Repaso: September 14, 2012

September 14, 2012 — Leave a comment

1. What does justice look like?
Kelli Trujillo explores this question in the latest issue Reject Apathy:

Whatever the specific call ends up looking like for you, a lifestyle of justice is ultimately one saturated in caritas—the all-encompassing, unconditional, grace-filled love of God. It’s a life that sees, knows and loves those in need. It’s a life of passion for a cause that is equally matched with compassionate action. It’s a life in which your own hands and feet and life get dirty as you wade into the messy, painful reality of human need and suffering. And when you do, perhaps even by surprise, you will discover Christ Himself present in the mess.

2. More Phoenix coverage in Christianity Today
The This Is Our City project has continuing coverage of Christians seeking the flourishing of Phoenix this week with a book review about Christians on both sides of the immigration debate, a reflection on what artists can teach us about the importance of people and place, and a video featuring Ricardo, a young undocumented immigrant who was brought to the U.S. by his parents as a child. You may remember I interviewed Ricardo earlier this year for Undocumented.tv (here and here).

3. The dark side of Dylan
John J. Thompson reviews Bob Dylan’s new record Tempest, which comes 50 years and 35 albums after his debut:

Like a master painter, Dylan uses these darker brush strokes to give his songs depth, contrast, and resonance. He may be bending the escapist rules of popular music by constantly contemplating mortality, sin, the dark power of the human heart, and the fallen-ness of the world he calls his temporary home, but his creative DNA is far more informed by traditional blues, country, and folk music than contemporary pop. Thank God.

4. Engaging high and low culture
Katie and I had the privilege of meeting Dr. Richard Mouw on Sunday. We had a nice chat and he signed a book for us (“With Kuyperian best wishes”). Here he answers the question whether Christians need to “choose between highbrow and lowbrow when promoting the life and mission of the church”:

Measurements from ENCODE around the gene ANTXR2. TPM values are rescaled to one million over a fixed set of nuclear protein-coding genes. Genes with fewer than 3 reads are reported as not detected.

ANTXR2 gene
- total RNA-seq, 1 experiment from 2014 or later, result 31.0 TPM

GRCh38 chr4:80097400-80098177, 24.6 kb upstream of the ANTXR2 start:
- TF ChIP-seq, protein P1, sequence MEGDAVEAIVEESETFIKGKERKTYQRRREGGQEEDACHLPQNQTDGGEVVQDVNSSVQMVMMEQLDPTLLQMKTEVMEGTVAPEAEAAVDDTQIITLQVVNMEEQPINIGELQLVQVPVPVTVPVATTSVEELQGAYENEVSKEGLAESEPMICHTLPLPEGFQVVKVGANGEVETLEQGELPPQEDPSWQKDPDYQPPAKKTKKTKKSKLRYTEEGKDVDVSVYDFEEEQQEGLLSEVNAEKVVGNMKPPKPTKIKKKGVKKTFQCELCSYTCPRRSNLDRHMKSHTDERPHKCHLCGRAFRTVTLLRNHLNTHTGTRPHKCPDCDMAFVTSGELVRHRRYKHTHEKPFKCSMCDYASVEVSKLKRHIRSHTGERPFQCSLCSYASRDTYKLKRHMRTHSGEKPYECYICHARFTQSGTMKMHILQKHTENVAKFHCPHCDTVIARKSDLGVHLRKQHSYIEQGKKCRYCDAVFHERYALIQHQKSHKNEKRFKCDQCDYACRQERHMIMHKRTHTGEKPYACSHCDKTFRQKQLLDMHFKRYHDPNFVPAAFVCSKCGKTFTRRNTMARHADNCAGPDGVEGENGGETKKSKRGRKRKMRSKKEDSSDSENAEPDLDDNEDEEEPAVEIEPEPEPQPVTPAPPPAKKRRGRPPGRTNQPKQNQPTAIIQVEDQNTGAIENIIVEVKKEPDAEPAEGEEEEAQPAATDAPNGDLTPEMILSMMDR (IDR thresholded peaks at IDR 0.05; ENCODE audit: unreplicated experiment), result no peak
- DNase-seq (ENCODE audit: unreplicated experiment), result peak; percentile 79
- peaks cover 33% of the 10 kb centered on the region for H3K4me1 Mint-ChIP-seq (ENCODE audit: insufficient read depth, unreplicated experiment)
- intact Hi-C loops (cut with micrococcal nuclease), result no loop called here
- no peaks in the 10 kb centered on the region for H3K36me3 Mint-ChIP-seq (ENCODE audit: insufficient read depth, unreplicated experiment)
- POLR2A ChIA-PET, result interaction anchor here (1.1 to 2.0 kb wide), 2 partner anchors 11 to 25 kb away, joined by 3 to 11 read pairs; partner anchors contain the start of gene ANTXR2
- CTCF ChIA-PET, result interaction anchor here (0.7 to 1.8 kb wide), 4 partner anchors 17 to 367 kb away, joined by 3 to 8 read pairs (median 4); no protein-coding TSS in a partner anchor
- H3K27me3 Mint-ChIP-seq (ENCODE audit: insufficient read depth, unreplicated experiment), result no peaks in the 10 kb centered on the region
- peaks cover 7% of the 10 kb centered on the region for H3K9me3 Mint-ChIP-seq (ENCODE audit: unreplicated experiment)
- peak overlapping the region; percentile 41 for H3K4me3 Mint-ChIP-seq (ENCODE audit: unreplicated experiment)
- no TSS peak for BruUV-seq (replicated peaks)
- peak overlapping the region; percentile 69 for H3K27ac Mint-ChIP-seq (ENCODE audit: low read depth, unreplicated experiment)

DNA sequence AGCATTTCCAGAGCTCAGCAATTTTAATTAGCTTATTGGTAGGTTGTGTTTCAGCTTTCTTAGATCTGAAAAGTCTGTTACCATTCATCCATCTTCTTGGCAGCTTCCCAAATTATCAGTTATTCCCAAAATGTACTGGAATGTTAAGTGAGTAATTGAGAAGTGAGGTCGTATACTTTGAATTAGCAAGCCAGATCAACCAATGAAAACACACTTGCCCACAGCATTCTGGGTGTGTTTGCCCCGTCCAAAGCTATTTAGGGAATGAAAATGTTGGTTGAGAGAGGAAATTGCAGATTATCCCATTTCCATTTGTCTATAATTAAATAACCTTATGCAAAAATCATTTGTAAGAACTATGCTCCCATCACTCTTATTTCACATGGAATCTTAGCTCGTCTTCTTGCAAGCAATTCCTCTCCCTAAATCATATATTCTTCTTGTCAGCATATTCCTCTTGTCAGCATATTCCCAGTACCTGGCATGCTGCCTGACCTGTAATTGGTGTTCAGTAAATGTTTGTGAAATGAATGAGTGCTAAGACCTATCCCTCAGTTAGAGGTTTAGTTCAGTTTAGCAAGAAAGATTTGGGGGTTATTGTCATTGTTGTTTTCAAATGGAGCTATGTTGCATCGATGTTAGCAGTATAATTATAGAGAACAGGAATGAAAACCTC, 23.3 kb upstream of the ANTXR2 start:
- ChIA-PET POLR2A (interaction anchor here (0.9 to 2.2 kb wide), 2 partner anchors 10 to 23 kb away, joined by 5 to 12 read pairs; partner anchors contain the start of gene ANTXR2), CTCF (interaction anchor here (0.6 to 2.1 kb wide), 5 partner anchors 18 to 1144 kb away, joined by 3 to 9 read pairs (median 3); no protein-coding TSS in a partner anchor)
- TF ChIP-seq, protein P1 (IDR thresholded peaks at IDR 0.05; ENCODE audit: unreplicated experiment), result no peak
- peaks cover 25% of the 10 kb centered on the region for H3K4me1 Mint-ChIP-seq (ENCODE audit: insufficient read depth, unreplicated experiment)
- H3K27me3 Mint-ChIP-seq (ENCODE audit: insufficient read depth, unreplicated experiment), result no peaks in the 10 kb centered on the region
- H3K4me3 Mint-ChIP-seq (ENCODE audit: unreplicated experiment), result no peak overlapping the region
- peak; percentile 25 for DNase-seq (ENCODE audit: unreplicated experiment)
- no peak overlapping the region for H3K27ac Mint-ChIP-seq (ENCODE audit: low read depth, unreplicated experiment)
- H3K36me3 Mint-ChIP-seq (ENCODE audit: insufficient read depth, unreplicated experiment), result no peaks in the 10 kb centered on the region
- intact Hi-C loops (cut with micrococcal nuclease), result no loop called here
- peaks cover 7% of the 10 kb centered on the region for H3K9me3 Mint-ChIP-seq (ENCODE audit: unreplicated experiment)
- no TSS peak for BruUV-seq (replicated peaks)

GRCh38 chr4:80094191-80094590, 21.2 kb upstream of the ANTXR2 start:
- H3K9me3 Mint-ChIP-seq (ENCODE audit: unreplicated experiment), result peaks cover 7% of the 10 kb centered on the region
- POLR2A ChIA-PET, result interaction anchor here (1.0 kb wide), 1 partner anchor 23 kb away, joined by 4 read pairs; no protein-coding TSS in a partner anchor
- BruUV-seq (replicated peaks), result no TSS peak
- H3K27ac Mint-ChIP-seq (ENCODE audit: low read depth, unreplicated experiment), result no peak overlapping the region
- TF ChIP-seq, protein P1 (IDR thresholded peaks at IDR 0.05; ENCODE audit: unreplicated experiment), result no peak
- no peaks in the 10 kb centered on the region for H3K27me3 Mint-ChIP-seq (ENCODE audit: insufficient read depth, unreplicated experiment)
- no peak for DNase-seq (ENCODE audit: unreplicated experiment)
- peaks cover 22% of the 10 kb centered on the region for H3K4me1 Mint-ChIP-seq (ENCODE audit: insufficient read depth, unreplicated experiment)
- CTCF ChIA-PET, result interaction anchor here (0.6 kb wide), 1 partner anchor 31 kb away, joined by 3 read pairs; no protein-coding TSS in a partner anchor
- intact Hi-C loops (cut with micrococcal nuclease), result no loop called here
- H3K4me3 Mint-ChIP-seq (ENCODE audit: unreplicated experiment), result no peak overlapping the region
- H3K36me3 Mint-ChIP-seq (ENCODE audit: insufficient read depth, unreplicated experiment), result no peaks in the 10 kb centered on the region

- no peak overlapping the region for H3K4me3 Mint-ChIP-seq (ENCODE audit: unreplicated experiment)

I am not ready to give up the distinction between “high” and “low” in thinking about cultural expressions. But at the same time, I am convinced that the Christian community needs to take both ends of the spectrum seriously… Both explorations are necessary for the life and mission of the church. In each case, we should be motivated by what we used to sing about with much gusto: “I love to tell the story; more wonderful it seems than all the golden fancies of all our golden dreams.” Both the higher and the lower in human culture are motivated by “golden fancies” and “golden dreams.”

5. The Civil Conversations Project
Gabe Lyons (Q Ideas) and Jim Daly (Focus on the Family) shared a stage this week with Krista Tippett as part of On Being’s Civil Conversations Project (more on the project here). It’s nearly two hours long, but certainly fascinating if you have the time.

The Civil Conversations Project: The Next Christians ~ In the Room with Gabe Lyons, Jim Daly, and Krista Tippett from On Being on Vimeo.

Repaso is intended as a thought-provoking compilation of news and commentary from the past week related to the intersections of faith, development, justice and peace. As always, I welcome your thoughts on any of the links and ideas in this roundup!

[Photo credit: "Palm trees" via soalaurable.blogspot.com]

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